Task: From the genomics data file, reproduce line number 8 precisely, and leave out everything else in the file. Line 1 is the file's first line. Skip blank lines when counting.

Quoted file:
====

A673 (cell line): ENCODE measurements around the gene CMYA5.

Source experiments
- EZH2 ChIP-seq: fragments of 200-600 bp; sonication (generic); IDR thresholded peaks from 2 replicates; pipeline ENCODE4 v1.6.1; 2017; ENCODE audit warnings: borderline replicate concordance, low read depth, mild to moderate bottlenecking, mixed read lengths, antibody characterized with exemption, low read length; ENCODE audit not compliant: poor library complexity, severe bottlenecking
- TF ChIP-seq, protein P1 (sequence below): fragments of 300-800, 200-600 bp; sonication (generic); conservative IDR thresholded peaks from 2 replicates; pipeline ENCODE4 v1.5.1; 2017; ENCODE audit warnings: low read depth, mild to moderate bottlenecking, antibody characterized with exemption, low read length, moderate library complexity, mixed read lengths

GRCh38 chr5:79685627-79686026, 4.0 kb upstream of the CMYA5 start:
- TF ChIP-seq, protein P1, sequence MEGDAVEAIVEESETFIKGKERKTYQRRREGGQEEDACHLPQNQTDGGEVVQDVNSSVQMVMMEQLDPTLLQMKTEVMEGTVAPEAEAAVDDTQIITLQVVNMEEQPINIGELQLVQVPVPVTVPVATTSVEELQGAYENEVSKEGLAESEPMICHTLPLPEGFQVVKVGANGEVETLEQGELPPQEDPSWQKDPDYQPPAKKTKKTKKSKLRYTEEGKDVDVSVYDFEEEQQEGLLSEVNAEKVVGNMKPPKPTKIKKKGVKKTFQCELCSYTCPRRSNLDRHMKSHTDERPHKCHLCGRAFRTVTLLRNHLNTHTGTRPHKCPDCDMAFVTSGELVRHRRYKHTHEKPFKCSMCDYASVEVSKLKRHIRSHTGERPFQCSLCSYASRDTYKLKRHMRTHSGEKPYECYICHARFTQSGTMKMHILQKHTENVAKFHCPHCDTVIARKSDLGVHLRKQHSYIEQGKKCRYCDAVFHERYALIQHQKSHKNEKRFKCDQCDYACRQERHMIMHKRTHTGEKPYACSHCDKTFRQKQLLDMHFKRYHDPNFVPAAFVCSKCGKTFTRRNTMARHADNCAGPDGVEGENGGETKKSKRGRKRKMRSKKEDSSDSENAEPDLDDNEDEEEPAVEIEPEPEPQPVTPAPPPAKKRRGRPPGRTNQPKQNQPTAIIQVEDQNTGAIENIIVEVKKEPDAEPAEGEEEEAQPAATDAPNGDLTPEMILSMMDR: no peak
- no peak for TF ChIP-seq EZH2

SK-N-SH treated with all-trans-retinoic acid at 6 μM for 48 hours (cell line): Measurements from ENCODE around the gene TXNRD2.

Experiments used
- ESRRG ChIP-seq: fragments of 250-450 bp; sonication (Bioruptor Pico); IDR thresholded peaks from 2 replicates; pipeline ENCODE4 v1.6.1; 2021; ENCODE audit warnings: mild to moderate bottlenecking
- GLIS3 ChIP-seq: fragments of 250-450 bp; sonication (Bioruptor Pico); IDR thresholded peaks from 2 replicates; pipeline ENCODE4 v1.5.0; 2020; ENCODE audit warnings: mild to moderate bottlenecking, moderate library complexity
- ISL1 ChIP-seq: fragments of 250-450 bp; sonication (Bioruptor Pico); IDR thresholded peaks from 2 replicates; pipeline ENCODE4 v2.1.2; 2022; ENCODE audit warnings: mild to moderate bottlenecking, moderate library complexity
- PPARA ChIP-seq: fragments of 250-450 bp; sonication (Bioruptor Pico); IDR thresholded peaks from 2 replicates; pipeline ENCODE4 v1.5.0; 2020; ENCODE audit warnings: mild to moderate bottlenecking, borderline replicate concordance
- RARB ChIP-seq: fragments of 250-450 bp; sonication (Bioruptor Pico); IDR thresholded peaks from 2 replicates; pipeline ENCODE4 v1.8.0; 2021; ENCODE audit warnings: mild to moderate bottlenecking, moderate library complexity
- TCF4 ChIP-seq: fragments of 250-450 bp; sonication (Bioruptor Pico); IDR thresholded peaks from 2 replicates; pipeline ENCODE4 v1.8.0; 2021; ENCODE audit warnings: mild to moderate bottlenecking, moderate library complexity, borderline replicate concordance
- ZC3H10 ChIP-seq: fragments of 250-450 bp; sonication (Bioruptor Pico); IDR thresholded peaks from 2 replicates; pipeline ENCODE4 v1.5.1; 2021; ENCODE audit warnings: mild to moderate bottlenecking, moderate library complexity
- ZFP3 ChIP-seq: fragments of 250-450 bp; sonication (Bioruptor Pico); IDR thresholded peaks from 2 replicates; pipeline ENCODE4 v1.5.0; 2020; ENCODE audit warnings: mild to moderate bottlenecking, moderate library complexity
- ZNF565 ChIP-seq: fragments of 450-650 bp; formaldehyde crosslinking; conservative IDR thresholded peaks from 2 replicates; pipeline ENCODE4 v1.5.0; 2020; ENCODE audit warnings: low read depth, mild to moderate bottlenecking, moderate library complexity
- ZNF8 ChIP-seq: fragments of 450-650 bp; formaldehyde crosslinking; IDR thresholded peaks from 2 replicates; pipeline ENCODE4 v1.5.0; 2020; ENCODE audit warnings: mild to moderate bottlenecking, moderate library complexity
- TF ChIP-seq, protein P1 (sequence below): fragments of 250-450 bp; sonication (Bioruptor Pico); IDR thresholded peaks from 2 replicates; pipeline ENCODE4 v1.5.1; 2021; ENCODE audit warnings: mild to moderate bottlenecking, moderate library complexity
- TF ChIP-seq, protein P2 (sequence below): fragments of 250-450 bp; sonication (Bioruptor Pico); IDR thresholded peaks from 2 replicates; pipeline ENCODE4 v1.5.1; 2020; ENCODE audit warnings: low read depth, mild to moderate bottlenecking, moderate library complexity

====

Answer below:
SK-N-SH treated with all-trans-retinoic acid at 6 μM for 48 hours (cell line): Measurements from ENCODE around the gene TXNRD2.